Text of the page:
‘Witnesses’ who fill out User Evidence Statements should also be prepared to attend any future local public inquiry to support their evidence if called upon to do so.

What happens after an application is submitted?

The council is required to determine applications as soon as is reasonably practicable and if it has not done so within a year, the applicant may make representations to the Secretary of State. Unfortunately however, there is currently a backlog of these applications awaiting investigation, and as applications are dealt with based on the date the application was received and acknowledged as valid (oldest first), it can take many years before they are started. It is important that you complete the application forms correctly and include as much evidence as possible in support of your application, to make sure the application can be accepted as valid and added to the waiting list.

When the application reaches the top of the list the case is started. All the available evidence is reviewed, and an initial consultation (also known as an informal consultation) with the applicant, affected landowners, other local councils (usually parish) and user groups (the Ramblers, British Horse Society, and so on) is carried out.

If we decide that no Order will be made, we will write the applicant informing them and setting out the reasons for the rejection. The applicant has 28 days from this letter to appeal to the Secretary of State. If we decide to make an Order, legal Notices are published on site, in a local newspaper, and on our website.

Notices are also sent to the applicant, all affected land owners, user groups, and all other affected local councils. Anybody may make representations about or objections to the Order within 42 days of this Notice. If no objections are received or all objections made are subsequently withdrawn, we can confirm the Order and publish a legal Notice to this effect.

Any party aggrieved by the Order may appeal to the High Court within 42 days of the date of the Notice, however at this stage an appeal may only be made on a point of law. Once the Order is confirmed the route is recorded on the Definitive Map as a public right of way and (in due course) signs are erected on the ground.

However, if there are objections to the Order, the case must be sent to the Secretary of State for determining. Please note that there may be a delay at this stage, and that the process is quite long (it involves preparing and submitting documents to a strict timetable, organising and holding public inquiries etc.). Opposed Orders are sent to the Secretary of State in chronological order for instance, the oldest ones are sent first.

The Order is submitted to the Planning Inspectorate, who act on behalf of the Secretary of State. An inspector will be appointed to determine the Order, and they will decide how to deal with the Order. It may be via written representations only, a local hearing, or a local public inquiry. A strict timetable for the submission of documents to the inspector is then set out and must be adhered to by all parties.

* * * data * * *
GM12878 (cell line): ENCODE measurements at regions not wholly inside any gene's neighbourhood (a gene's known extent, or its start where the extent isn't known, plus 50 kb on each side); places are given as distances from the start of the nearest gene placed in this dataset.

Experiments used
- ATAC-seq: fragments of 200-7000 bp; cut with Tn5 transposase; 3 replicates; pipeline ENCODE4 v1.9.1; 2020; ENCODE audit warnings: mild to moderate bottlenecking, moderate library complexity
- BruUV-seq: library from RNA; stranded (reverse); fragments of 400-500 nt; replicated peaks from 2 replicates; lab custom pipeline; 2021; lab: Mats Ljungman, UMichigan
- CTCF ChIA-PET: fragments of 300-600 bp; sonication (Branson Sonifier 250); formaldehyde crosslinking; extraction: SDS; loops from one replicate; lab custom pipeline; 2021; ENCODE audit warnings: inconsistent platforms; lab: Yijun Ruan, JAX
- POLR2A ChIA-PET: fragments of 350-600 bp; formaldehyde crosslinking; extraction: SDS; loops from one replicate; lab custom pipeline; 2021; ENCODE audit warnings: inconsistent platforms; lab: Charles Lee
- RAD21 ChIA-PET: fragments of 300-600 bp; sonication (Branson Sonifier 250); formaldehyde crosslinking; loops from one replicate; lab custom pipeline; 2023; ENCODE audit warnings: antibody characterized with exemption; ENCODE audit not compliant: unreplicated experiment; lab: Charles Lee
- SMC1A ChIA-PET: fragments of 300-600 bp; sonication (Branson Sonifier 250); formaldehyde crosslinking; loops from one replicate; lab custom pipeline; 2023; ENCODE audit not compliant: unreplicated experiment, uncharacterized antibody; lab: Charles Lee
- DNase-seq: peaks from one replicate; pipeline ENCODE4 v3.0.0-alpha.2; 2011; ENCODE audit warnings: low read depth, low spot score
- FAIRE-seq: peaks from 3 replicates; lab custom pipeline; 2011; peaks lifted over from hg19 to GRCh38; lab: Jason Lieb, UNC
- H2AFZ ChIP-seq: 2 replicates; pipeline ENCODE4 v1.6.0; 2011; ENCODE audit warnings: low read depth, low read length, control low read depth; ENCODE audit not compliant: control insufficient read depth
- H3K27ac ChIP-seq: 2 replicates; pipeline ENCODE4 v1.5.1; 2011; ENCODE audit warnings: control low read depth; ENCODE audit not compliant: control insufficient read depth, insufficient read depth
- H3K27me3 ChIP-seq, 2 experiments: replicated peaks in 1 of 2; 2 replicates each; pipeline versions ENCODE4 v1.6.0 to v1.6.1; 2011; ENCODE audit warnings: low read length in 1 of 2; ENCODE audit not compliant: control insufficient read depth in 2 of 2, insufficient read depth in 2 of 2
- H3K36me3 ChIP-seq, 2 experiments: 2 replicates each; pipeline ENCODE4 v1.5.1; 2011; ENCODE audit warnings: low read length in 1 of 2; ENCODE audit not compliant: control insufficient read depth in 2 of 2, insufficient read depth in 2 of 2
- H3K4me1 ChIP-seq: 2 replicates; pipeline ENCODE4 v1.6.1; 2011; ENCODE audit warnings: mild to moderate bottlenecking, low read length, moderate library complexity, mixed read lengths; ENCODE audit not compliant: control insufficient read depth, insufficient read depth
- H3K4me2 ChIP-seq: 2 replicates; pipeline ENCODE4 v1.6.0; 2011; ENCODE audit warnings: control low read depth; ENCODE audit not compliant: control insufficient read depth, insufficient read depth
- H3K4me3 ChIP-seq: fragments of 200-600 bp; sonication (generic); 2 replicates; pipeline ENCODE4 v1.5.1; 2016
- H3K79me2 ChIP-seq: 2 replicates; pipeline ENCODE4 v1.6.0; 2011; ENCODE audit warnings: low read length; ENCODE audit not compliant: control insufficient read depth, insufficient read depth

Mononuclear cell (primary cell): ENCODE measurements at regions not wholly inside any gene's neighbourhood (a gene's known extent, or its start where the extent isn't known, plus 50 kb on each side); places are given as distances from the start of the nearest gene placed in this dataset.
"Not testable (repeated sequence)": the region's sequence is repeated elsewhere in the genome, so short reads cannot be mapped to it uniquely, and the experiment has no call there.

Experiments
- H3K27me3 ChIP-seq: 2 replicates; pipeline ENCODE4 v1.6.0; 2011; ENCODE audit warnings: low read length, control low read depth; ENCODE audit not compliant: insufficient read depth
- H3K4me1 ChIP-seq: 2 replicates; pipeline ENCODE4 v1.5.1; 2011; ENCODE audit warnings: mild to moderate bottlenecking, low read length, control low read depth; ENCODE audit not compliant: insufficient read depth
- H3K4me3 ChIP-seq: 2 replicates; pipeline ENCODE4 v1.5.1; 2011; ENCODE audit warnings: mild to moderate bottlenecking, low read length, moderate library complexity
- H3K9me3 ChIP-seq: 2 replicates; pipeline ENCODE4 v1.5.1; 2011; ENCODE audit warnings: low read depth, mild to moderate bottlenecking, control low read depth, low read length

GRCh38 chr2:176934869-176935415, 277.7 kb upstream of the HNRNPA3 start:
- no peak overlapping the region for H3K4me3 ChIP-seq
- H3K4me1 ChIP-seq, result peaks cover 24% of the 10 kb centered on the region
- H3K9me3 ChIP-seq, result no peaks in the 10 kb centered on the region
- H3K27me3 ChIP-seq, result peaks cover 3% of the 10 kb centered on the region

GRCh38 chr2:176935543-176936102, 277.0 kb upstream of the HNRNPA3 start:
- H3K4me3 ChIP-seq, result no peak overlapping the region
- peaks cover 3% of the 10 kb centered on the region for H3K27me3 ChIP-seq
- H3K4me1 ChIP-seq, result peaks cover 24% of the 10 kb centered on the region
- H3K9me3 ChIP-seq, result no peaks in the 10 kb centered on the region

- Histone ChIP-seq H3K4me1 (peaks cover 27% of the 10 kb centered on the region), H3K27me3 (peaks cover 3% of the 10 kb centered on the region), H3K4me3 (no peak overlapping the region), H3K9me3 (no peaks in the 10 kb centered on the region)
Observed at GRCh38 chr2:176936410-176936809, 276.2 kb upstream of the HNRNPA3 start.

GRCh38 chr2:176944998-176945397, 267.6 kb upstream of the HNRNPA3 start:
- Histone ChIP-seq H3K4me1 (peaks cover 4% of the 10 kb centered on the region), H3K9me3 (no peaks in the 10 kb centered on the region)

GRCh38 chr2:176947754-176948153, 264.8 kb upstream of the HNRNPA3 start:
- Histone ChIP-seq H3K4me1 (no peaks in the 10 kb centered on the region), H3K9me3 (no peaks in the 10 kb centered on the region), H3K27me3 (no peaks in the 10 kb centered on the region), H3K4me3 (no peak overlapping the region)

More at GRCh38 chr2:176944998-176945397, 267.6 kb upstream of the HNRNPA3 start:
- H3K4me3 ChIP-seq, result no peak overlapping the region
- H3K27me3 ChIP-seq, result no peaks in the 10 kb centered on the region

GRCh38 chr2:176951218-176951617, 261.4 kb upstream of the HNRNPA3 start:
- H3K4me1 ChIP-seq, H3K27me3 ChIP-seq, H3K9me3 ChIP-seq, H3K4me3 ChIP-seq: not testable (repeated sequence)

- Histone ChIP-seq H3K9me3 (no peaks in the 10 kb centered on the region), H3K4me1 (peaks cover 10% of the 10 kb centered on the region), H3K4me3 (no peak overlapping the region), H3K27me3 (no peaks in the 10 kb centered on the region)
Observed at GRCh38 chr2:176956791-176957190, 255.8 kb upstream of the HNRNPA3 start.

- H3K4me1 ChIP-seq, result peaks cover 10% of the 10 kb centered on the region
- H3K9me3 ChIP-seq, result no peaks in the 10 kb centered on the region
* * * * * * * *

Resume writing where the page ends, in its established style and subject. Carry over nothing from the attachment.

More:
If we are supporting the Order, we will prepare the necessary documents for submission, however the applicant may be expected to assist with this by for example gathering further local evidence or helping identify potential witnesses to give evidence at a public inquiry.

If we are not supporting the Order, it will be the applicant’s responsibility to prepare and submit all documents. Once the inspector has seen/heard all the available evidence (e.g. following a public inquiry) a formal decision will be made and issued. In the decision letter the inspector will set out the reasons for coming to that particular conclusion.

If the inspector decides to confirm the Order (with or without modifications) we publish a legal Notice to this effect in a local newspaper, on our website, and on site.

Any party aggrieved by the Order may appeal to the High Court within 42 days of the date of the Notice, however such an appeal may only be made on a point of law. Once the Order is confirmed the route is recorded on the Definitive Map as a public right of way and (in due course) signs are erected on the ground.

Creation agreements / Landowner dedications

In occasional instances landowners may know the public are using a route, and would be unconcerned if the route were to become a public right of way. In these circumstances it may be that the landowner would be prepared to dedicate the route as a public right of way without the provision of evidence that rights had been acquired.

In these circumstances the landowner can contact ourselves to discuss the possibility of entering into a Creation Agreement.

How to make an application

Full Guidance Notes on making an application for a Definitive Map Modification Order will be sent out with the Application Pack.

If you wish to make an application or would like further assistance please contact us.